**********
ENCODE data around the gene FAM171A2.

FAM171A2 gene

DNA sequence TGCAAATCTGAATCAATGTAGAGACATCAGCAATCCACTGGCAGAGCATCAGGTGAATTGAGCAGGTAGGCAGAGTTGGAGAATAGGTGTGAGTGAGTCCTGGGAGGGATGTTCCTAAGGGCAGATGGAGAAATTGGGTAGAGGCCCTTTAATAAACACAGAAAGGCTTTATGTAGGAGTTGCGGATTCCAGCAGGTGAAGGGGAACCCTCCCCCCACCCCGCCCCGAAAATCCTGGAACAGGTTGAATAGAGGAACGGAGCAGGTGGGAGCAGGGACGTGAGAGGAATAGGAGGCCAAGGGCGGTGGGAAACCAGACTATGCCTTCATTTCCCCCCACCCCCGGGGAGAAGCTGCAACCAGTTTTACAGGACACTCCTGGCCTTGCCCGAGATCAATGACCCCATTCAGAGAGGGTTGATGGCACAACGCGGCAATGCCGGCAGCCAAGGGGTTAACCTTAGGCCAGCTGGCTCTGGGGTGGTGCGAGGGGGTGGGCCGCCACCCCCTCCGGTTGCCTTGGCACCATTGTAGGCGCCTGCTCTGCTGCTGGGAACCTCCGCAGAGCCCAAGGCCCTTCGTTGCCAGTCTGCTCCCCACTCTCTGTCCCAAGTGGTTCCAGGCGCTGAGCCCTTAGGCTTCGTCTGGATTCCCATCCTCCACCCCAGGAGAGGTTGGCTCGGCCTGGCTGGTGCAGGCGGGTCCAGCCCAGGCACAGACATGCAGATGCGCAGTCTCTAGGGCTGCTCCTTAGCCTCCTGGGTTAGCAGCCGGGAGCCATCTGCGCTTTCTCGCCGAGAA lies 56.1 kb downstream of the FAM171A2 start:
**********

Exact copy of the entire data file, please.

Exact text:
ENCODE data around the gene FAM171A2.

FAM171A2 gene

DNA sequence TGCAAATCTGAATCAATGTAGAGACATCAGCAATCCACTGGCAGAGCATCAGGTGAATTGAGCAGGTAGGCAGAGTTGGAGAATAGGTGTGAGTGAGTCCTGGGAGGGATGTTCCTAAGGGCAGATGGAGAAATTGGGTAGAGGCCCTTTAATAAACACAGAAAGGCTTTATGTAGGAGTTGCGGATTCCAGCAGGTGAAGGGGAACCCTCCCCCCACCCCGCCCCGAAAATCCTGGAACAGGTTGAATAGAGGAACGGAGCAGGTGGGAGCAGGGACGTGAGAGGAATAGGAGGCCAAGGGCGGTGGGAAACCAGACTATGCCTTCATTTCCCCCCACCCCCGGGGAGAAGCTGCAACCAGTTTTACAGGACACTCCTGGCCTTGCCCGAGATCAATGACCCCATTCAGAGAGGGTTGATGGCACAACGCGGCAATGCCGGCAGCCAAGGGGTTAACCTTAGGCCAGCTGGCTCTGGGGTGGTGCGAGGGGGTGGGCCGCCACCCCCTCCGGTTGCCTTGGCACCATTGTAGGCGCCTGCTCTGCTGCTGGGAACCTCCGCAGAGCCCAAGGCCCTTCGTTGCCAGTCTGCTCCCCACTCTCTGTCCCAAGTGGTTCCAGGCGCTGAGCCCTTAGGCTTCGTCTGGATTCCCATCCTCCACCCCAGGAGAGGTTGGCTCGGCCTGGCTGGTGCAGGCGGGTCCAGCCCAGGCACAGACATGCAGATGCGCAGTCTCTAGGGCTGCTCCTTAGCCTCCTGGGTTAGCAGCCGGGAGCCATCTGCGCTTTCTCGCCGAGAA lies 56.1 kb downstream of the FAM171A2 start: